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Where the elite meet to greet


 

UPDATE: Commenter Austin So found video of the shout chorus at the end of Dion’s speech.

Stéphane Dion spoke at the Economic Empire Gridiron Niblick Participle Club today, or whatever it’s called, at the Royal York. The crowd, assorted Toronto swells with a substantial concentration of card-carrying Liberals (Ottawa being inhospitable, many have fetched up on Bay Street) was about one-third the size of the crowd for Stephen Harper yesterday. I know this because I received three emails while Dion was talking, all from the Conservative war room, all on the theme that the crowd was about one-third the size of the crowd for Harper.

Those three were only a small fraction of the total number of emails I received from the Conservative war room while I was trying to listen to Dion’s speech. You know how sometimes you go three minutes without getting an email? The Conservatives are working hard to make sure we don’t feel that horrible lonely feeling.

But I digress. Dion’s speech comes at an odd moment, a day after Harper spoke to an audience approximately three times as big as this one — three times! — to release the Conservative platform and to tell an audience approximately three times as big as Dion’s audience that Noah was an excellent financial planner. Now Dion had to persuade an audience merely one-third the size of Harper’s that he, Dion, can manage an economy, or talk about managing one. Basically Dion had to look prime ministerial.

I won’t go into great detail, but I should note that the tiny, plucky crowd seemed quite taken with Dion’s speech. That the crowd rose twice to give enthusiastic standing ovations, one of them in response to the line: “I may not speak English as well as Stephen Harper, but I speak the language of truth better than him, in English or in French.”

There was a long off-script I-Love-Canada bit at the end that was quite simple and powerful, and just about everybody leaving the room was talking about that part of the speech. But what struck me even more was the populist and province-friendly notes Dion struck. We are through the looking glass when the Liberal leader is able to elbow Harper aside on “cares about people like you” and “can work with the provinces.” And yet here he was at least attempting to do just that.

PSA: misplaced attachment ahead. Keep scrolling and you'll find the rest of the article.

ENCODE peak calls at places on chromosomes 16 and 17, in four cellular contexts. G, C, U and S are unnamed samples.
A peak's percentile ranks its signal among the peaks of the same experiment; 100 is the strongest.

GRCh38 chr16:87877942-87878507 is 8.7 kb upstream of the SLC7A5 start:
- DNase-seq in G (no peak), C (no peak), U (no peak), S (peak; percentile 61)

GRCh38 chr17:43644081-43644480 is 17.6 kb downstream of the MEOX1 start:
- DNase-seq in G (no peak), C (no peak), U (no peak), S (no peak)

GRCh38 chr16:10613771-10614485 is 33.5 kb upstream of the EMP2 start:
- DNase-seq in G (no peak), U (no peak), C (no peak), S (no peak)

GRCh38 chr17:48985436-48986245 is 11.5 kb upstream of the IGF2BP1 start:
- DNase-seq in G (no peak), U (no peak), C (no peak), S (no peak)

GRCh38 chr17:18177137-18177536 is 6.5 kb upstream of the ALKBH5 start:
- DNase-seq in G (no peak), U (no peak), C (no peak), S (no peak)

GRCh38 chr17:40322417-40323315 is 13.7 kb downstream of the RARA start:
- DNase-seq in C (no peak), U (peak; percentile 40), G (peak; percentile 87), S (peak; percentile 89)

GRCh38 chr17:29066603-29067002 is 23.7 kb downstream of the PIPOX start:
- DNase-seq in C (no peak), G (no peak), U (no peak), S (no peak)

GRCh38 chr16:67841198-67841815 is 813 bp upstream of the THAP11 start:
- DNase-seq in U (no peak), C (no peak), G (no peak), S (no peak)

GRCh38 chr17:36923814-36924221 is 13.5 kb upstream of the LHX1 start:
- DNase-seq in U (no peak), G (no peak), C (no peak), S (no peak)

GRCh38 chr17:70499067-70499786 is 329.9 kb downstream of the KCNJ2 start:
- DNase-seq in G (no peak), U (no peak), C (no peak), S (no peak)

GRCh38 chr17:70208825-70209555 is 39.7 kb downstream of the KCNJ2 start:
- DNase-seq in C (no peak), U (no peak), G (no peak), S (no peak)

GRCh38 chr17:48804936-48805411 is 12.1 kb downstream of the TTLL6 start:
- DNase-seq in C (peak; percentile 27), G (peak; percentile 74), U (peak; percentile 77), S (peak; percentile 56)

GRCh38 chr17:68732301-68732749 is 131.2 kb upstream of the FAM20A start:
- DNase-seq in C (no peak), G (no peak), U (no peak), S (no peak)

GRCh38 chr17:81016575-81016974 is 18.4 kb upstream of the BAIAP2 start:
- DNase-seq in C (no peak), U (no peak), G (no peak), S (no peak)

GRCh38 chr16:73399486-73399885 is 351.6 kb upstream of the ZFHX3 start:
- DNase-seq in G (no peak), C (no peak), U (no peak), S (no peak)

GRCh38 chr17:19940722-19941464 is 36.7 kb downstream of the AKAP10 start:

Harper is “completely out of touch” with the impact of the recent unpleasantness “on the lives of everyday Canadians,” Dion said. “There is no time to waste, we need shovels in the ground.” Shovels in the ground? Shades of Chrétien ’93. The crowd, which I feel compelled to tell you was only about one-third the size of the crowd for Harper, ate it up.

Then there was this: “We Liberals understand that we need to work with the Premiers, not against them. Unlike Stephen Harper I will meet with first ministers… He has chosen not to hold a formal First Ministers meeting. Jim Flaherty, his Finance Minister, attacked this province…”

The emerging and interesting theme of this campaign is that Stephen Harper, who some bloggers were calling Everyman as recently as Saturday, and who had all the gleaming apparatus of modern electioneering — legions of brain-in-a-jar strategic geniuses, a fundraising armada, gleaming suburban election suites, purpose-built teevee studios, the Legendary Guy Giorno Himself! as chief of staff (fun question: could anyone find Guy Giorno with teams of bloodhounds this week?) — and who had no stronger claim to legitimacy than his preoccupation for the concerns of ordinary folks and his willingness to play nice with the provinces — has managed to let himself get pushed off those dimes by Snooty French-Educated Clarity-Bill Guy. Peter Van Loan was standing at the back of the room, looking a mite less cocky than when he was lecturing me on The Real Concerns of Ordinary Folk in Quebec City in August. Now I know I’m a Perrier-sipping rich-gala-attending MSM leftard, but here’s the thing, Peter: I grew up in Sarnia and I went to public school with all my neighbours, and the ordinary folk I grew up with don’t like jerks.

The Liberals I spoke to are keenly aware that this week’s change in mood is coming perilously late for them. They know the Conservatives have stronger organization in many parts of the country. They’re not entirely sure how Canadians will react when they realize Harper could actually lose. My own feeling is that a Conservative government after Oct. 14 is still likelier than a Liberal government.

But let it be noted that as this campaign entered its home stretch, the accidental leader peddling a tax increase is getting crowds to their feet in North Bay and Bay Street, while the crack team assembled by the guy who’s spent the last three years playing three-dimensional Vulcan chess was reduced to crowd counts.


 

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